By all accounts, John Ottman is a good film editor. He’s been in the business for decades working his way up editing films like The Usual Suspects, Superman Returns, and the X-Men series. However, as we wrote about earlier this week, his most recent editing work on Bohemian Rhapsody has stood out as being not-quite reflective of what you’d expect to see in a mainstream blockbuster movie.

In fact, it’s actually stood out as being - well - bad at times. Bad being subjective, so as Youtuber Thomas Flight points out in his video essay breakdown, unmotivated.

And while criticism of Ottman’s work may seem harsh to some, it’s also worth noting that the only reason his work is being put under the spotlight is because… you know… it won an Academy Award for Best Film Editing at the Oscars!

However, as the backlash against the Bohemian Rhapsody editing has grown, Ottman himself has chimed in in defense of his own work.

In an interview with The Washington Post, Ottman states:

“Whenever I see it, I want to put a bag over my head. Because that’s not my aesthetic. Ifthere’s ever an extended version of the film where I can put a couple scenes back, I will recut that scene!”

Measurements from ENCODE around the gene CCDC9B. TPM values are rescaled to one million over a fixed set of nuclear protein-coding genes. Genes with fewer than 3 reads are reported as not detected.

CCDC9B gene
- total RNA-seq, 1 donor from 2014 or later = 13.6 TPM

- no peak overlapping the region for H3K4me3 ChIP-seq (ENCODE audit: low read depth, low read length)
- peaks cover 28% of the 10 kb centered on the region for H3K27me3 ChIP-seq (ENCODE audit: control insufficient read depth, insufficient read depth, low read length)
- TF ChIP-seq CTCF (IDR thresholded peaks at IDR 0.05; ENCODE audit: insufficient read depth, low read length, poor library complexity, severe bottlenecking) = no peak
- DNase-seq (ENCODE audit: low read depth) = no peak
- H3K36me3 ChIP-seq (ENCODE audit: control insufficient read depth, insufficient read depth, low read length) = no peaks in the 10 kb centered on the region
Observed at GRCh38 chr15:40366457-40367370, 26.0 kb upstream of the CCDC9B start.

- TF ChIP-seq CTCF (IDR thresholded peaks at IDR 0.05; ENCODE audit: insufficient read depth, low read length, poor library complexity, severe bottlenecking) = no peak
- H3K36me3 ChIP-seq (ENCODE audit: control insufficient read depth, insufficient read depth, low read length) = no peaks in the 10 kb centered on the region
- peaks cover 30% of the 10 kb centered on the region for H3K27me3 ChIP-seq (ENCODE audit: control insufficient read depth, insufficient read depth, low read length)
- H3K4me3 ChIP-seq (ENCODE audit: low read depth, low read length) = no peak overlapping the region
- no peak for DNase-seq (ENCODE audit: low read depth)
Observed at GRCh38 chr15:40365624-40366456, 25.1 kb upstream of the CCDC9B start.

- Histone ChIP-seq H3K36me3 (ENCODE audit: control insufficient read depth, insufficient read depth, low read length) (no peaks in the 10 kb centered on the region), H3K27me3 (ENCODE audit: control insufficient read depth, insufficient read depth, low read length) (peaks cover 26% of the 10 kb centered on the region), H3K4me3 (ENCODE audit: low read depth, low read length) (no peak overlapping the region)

The biggest reasons for the awkwardly edited scenes - especially the infamous cafe meeting scene - came from pacing concerns, last minute re-edits, and direct result from the chaotic production which saw director Bryan Singer axed with three weeks left in production.

“No matter how good the film was up to that point, if Live Aid didn’t work, the entire film would collapse and be a downer. It had to feel emotionally exhausting, in a good way. It couldn’t feel like it was being cut down. Because the moment you knew it was being cut down, it was no longer experiential.”

Since the virality of the criticism has picked up steam, the Post reports that several other industry editors have come to Ottman’s defense. Speaking up for what they deem actually great editing in the face of almost impossible editing circumstances.

“John saved this film from being a complete and utter mess, which in the hands of a lesser talented editor it would probably have been,” Aaron Yamamoto, an editor whose credits include “Dragonheart,” posted on Facebook.

Whatever the case may be, editing should always be considered a two-way street between the actual production and bringing the best edit out of any situation. If indeed it is the case that Bohemian Rhapsody was a spectacularly messy situation (and from reports, it definitely sounds that way), than perhaps Ottman is absolutely deserving of his Oscar for his heroic work to overcome a disaster.

Or, a final edit is a final edit and should be considered only against what you see on screen. Interested to hear the thoughts of other filmmakers and video editors as to what you think...